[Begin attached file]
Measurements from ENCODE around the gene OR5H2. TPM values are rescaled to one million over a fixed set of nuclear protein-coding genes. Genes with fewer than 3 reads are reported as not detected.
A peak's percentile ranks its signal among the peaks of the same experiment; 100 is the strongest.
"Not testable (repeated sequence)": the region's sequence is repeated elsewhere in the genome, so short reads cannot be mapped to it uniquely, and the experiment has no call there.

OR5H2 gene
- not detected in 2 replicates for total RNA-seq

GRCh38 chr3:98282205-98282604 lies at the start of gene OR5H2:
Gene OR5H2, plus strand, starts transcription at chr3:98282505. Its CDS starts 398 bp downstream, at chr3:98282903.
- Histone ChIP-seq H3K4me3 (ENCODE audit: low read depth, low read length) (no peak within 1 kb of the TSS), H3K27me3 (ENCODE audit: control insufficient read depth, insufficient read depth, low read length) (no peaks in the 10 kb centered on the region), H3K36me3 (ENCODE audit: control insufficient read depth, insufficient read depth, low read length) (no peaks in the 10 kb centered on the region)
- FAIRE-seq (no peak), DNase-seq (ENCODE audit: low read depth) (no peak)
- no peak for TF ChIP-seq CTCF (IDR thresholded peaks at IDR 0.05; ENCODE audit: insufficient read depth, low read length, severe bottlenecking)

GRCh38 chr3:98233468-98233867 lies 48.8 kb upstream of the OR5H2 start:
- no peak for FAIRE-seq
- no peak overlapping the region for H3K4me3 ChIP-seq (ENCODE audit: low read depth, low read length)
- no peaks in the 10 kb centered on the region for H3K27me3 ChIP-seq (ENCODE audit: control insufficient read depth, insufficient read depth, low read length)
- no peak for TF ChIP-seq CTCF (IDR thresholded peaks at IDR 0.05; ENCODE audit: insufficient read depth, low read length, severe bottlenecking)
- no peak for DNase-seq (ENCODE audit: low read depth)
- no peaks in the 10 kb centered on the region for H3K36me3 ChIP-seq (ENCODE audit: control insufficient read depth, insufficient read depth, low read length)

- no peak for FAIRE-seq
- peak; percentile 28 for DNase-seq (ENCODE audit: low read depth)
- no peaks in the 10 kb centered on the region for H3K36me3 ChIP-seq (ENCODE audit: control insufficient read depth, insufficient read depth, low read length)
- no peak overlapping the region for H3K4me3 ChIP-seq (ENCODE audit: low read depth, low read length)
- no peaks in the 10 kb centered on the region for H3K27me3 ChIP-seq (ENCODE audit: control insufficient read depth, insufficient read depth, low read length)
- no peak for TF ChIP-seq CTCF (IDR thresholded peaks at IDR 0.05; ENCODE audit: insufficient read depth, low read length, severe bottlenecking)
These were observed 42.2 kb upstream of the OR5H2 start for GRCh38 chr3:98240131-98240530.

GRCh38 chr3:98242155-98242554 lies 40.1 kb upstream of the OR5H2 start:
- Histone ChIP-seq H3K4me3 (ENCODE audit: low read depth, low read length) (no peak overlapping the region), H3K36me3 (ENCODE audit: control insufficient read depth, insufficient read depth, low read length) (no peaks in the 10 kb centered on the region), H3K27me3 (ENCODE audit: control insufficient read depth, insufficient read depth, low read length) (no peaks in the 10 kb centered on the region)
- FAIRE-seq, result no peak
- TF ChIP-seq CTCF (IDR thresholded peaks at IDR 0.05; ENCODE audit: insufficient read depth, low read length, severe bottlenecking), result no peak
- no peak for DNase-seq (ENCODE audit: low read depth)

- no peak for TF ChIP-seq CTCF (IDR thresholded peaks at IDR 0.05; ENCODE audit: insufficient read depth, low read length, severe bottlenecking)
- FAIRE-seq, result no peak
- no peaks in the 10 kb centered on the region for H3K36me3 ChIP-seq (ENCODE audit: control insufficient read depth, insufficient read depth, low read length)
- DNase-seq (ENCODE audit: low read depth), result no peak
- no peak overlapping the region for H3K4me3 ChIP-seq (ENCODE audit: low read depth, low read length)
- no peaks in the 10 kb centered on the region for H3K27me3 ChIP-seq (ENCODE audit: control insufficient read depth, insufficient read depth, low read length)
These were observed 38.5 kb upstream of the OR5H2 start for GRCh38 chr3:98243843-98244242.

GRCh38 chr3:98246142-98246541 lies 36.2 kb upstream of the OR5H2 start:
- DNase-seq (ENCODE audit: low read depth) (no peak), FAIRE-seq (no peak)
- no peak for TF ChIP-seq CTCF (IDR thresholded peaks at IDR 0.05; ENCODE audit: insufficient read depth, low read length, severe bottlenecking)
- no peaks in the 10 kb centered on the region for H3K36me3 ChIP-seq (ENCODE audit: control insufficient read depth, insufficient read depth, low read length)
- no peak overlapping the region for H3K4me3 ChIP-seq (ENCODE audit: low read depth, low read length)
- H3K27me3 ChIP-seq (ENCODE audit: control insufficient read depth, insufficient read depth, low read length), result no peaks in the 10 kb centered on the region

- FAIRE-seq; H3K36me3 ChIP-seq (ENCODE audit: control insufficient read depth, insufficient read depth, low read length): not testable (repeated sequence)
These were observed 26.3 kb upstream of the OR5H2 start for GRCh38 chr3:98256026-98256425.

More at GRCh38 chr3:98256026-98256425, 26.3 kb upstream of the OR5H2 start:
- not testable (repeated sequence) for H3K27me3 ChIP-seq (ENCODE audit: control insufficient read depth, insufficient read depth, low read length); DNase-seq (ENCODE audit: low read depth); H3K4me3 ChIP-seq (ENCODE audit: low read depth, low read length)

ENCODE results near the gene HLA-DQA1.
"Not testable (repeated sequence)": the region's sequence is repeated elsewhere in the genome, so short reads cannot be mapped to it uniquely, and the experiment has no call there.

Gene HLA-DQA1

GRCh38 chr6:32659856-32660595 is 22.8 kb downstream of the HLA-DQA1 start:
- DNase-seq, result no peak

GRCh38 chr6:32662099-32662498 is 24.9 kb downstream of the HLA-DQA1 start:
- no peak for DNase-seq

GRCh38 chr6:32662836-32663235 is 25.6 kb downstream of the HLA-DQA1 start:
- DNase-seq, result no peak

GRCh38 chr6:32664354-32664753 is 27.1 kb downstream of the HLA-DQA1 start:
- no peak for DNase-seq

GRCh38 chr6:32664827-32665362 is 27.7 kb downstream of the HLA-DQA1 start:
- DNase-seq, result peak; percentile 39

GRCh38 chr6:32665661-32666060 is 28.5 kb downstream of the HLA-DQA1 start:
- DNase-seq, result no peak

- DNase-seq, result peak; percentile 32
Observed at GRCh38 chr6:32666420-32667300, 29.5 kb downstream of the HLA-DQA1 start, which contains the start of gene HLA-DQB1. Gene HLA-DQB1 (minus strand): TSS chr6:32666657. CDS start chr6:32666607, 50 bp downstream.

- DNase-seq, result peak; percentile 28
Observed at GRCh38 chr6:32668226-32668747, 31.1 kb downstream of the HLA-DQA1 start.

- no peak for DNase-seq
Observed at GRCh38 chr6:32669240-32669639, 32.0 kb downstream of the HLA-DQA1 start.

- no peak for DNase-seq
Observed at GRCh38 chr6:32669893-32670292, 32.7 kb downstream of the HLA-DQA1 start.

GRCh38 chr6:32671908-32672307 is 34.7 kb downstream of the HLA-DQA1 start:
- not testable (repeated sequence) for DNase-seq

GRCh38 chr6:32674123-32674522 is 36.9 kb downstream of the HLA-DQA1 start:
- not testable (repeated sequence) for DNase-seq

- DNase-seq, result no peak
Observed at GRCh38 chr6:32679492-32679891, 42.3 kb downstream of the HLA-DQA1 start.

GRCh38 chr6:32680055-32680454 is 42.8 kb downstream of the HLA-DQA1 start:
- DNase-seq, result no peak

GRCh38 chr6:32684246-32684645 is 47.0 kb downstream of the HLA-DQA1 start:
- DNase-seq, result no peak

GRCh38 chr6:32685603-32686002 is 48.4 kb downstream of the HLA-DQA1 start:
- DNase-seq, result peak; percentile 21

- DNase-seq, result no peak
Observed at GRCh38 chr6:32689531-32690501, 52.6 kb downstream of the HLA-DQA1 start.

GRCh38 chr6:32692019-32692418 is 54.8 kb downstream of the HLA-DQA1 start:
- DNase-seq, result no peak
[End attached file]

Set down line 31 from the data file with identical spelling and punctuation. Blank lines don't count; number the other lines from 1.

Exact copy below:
- FAIRE-seq, result no peak